What sacrifice are we willing to make to do the Lord's work, and see souls saved today? During the days of slavery in the islands of the Atlantic Ocean a certain young man had a great burden for the salvation of the slaves on one of the islands. No missionaries were allowed to serve among the slaves, however, or to preach the Gospel to them. Only other slaves were permitted to preach to the slaves of that island.
Hearing of this provision, the young man volunteered to become a slave on the island. He was prepared to work long hours each day in the blazing sun, under the lash of the overseers, so that he could bring the slaves the Good News of the Gospel, to let them know that there were salvation and eternal life through Jesus Christ. The King of Denmark was the sovereign of the island, and when he heard of the dedication and consecration of the young man, the King directed that he be permitted to preach the Gospel without any restrictions, and that he not be required to become a slave. But the young man had been willing!
In Exodus we have a touching example of how a servant, after serving his required period of six years, wouod be set free in the seventh year, but, we read, "if the servant shall plainly say, I love my master, my wife, and my children; I will not go free," he could choose to be a "love slave," and serve his master "for ever." (21:2-6) Is this not a fitting Old Testament type of the love we should have, you and I, for our Lord and Saviour, Jesus Christ? We know that being His servant, or slave, is a greater privilege, and brings truer freedom than even being king "of a vast domain."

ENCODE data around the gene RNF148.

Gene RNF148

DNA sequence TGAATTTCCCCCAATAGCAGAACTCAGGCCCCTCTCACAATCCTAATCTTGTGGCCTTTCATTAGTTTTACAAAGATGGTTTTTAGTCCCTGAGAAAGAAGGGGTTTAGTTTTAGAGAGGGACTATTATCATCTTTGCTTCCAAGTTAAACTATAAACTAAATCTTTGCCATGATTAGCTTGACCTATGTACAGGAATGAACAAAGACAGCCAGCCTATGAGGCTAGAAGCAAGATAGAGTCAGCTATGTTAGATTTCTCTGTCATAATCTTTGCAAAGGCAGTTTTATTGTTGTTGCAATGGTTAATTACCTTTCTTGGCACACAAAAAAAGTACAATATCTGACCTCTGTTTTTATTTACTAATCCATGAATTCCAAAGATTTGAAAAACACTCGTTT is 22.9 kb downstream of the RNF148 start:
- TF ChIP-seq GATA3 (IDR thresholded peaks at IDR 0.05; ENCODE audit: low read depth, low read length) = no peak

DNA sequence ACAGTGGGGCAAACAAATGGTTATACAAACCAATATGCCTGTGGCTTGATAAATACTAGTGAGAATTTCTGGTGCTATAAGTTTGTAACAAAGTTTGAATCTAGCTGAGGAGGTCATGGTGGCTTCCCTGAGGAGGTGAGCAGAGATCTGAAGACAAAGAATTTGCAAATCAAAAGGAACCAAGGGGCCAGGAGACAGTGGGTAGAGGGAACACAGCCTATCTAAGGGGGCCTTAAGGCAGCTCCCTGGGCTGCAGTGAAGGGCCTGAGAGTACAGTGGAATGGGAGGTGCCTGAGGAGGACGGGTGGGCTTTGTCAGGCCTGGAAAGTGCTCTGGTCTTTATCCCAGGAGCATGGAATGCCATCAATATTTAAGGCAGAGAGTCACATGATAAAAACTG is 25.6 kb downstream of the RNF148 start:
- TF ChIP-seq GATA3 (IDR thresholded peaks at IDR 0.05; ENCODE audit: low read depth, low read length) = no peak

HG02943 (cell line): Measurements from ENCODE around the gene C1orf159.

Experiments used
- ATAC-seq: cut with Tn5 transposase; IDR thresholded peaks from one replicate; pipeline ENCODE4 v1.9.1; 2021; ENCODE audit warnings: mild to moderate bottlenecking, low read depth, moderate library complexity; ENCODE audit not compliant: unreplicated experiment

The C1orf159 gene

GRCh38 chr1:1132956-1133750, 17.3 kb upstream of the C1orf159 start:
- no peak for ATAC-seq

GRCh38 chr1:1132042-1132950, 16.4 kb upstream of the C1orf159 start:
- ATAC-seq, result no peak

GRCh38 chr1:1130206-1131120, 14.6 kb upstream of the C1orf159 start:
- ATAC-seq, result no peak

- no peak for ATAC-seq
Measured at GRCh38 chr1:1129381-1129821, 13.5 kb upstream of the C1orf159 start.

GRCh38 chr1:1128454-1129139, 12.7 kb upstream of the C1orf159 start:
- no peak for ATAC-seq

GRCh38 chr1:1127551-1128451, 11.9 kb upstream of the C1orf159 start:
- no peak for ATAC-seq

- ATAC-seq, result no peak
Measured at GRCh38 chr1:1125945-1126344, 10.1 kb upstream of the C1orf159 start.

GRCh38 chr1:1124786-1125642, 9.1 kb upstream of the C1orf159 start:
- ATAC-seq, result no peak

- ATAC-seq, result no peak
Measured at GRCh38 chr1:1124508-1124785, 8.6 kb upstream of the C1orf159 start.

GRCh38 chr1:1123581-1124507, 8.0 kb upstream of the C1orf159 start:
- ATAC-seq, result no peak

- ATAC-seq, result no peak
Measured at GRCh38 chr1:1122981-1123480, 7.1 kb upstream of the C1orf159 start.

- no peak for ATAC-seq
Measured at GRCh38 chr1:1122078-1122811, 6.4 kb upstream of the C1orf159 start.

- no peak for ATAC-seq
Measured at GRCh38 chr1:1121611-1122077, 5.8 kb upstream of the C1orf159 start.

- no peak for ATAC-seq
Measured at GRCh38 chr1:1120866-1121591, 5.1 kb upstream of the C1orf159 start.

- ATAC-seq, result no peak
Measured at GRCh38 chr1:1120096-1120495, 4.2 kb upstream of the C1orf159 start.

Henry Van Dyke has suggested that we be ready for new challenges, as we daily seek the guidance of the Lord. The experience of two dentists illustrates how this may work out. One of these, some years ago, was well loved by his patients, and gave them good dental care. As time went by he began to write hymns, some of which are being used in many churches. He also engaged in evangelistic and pastoral work, and consequently had less and less time for his dental practice. Some of his old patients just would not give up his services, so he continued to care for them to the end, but he would not accept any new patients.